Jordan Murphy traces back his path to becoming one of the best rebounders in Big Ten history to a meeting in coach Richard Pitino’s office during his sophomore year. Focus on rebounding, he was told. Own the boards and everything else would come easier.
“That really got me in line and got my mind right,” said Murphy, who enters the Gophers’ game Tuesday at No. 5 Michigan with 1,128 rebounds, most among active Division I players and No. 3 in Big Ten history.
Murphy and Pitino had a much shorter but very similar talk Saturday. In the Gophers’ first six Big Ten games, the San Antonio native averaged just 10.8 points and 8.8 rebounds, down from 17.9 and 13.1 in 11 nonconference games. Bigger players and more physical play — opponents have been hacking and slapping away at Murphy — had led to frustration.
Murphy wanted the ball in the post more offensively, but Pitino told his senior co-captain during Saturday’s game to “stop worrying about that.”
“The traps were affecting me and I was letting it get to me,” the 6-7, 250-pound senior forward said. “He just told me to keep my mind on rebounding and getting stops and everything else would fall and roll. So that’s what I did.”
Twenty-one rebounds later, Murphy and the Gophers were happy to have their 65-64 victory against Penn State.
Murphy responded in a game Minnesota (14-4, 4-3) needed desperately after a 27-point loss at Illinois. He had 15 of his 19 points and 17 of his 21 rebounds (which tied a career high) in the second half vs. Penn State, while also recording a career-high six assists, to go with three blocks and three steals. It was a reminder of why he had earned All-Big Ten honors the last two years.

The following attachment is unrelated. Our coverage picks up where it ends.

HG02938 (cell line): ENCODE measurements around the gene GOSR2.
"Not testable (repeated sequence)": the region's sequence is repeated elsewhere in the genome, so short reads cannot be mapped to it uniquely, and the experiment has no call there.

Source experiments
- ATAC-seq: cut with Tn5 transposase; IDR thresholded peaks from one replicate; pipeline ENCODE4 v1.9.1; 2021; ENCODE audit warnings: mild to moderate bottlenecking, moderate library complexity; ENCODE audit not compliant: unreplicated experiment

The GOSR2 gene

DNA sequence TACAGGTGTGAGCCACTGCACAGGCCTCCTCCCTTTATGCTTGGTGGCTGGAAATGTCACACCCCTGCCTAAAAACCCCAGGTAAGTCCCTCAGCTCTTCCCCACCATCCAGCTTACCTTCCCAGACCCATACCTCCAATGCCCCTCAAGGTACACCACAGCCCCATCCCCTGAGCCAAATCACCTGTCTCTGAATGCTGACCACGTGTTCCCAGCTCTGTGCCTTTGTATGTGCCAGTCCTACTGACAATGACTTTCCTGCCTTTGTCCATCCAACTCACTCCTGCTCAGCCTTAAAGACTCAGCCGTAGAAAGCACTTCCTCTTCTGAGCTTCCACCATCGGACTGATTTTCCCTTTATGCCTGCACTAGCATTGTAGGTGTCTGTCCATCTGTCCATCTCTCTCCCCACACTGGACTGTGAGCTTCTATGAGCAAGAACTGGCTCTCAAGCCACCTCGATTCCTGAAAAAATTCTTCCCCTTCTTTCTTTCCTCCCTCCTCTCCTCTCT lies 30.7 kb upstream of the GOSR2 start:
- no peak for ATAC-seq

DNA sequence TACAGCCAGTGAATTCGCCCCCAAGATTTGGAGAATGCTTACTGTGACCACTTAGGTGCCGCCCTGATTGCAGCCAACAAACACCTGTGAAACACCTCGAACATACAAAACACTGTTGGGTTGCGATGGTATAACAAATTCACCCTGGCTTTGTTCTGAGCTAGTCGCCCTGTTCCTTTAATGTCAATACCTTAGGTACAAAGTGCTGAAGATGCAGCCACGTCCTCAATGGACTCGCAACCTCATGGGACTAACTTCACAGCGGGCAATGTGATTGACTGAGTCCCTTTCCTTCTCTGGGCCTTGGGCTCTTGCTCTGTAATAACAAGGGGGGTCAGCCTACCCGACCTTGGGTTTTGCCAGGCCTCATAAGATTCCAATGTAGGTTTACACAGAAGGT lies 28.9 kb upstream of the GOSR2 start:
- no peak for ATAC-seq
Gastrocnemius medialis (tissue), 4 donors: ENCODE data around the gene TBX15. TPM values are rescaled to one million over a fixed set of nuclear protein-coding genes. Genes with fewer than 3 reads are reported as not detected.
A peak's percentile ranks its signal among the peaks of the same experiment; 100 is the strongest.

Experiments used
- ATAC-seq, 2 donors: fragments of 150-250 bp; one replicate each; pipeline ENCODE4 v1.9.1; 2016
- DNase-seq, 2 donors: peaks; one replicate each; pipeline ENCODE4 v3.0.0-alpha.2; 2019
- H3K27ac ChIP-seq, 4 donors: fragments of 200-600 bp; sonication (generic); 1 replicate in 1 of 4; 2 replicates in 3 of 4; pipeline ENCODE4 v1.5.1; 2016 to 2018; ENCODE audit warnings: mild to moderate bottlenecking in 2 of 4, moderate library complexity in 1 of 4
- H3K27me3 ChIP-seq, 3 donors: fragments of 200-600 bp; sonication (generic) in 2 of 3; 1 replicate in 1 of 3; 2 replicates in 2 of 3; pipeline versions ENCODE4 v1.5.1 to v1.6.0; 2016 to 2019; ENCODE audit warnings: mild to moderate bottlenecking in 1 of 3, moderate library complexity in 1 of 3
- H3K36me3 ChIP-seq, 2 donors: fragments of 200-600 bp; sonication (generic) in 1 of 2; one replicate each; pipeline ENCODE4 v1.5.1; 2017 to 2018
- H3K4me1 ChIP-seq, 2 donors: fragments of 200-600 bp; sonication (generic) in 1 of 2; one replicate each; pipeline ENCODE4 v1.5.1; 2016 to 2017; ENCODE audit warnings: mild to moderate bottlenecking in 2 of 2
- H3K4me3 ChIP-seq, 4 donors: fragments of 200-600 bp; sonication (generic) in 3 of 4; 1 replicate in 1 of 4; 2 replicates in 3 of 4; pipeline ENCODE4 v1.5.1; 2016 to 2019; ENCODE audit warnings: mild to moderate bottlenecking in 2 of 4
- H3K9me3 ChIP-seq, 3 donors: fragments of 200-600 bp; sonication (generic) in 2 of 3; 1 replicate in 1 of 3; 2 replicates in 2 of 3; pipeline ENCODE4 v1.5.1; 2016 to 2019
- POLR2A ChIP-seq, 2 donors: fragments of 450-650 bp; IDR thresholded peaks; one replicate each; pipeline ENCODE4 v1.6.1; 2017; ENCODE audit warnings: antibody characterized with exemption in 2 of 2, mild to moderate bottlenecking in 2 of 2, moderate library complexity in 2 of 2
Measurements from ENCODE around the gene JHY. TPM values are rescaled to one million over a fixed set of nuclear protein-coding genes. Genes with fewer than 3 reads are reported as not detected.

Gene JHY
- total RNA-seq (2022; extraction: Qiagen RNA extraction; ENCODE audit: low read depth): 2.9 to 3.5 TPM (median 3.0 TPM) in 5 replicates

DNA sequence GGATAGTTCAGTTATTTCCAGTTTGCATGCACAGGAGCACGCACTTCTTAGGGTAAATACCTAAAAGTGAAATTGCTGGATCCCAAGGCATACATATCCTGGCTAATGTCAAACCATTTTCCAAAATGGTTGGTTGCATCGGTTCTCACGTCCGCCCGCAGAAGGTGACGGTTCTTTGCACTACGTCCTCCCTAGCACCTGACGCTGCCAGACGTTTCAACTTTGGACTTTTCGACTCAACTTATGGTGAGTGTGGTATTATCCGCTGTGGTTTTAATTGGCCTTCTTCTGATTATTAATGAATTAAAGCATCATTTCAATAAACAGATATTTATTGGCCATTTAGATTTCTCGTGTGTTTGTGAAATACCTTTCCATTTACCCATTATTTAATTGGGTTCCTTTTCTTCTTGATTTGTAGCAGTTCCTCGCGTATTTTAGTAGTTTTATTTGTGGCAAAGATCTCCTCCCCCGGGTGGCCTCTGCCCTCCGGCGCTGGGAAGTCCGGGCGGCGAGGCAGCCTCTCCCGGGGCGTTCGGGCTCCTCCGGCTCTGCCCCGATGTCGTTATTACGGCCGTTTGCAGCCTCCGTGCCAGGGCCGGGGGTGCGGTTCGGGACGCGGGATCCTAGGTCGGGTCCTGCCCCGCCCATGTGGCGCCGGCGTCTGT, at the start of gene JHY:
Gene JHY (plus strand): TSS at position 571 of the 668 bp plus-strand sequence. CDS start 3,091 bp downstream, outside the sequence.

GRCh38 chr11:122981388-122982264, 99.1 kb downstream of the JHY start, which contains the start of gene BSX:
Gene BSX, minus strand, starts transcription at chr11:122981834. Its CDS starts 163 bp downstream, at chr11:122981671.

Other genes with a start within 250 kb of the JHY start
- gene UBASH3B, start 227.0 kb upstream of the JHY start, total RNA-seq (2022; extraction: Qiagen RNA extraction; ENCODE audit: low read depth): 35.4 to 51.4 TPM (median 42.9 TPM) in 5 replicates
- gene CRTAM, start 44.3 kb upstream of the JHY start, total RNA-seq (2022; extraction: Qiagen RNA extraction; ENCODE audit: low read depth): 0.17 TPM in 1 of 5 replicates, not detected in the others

Murphy might be the best rebounder in college basketball. His average of 12 boards per game leads the Big Ten and ranks second nationally. Only Ohio State’s Jerry Lucas (1,411) and Purdue’s Joe Barry Carroll (1,148) are ahead of Murphy in Big Ten history. Murphy could approach Lucas’ mark toward the end of the season.
It was shocking to see Murphy’s numbers in the embarrassing loss at Illinois: three rebounds in 24 minutes. It was only the fourth time he grabbed fewer than four rebounds. The last time was when Pitino met with Murphy two seasons ago after a one-rebound performance in 26 minutes in a loss against Wisconsin.
Pitino remembered telling Murphy on Saturday: “You’re going to draw a lot of attention. Just go get yours. That’s your game.”
“To have 21 rebounds in a Big Ten game, that’s not normal,” Pitino added. “If he’s in that right mentality, I think he’s a special player.”
Just how special wasn’t only obvious in the boxscore Saturday. On a play that everyone will be talking about for a long time, Murphy took his own missed layup, sprang up and slammed a thunderous one-handed dunk on Penn State’s Lamar Stevens with under a minute left in the game. Minnesota’s bench, the home crowd and game announcers went berserk.
When Murphy’s in the right rebounding mind-set, he can do things that even surprise him.
“I honestly did not expect to go up and dunk that,” he said. “I needed that one. I’m not going to lie to you.”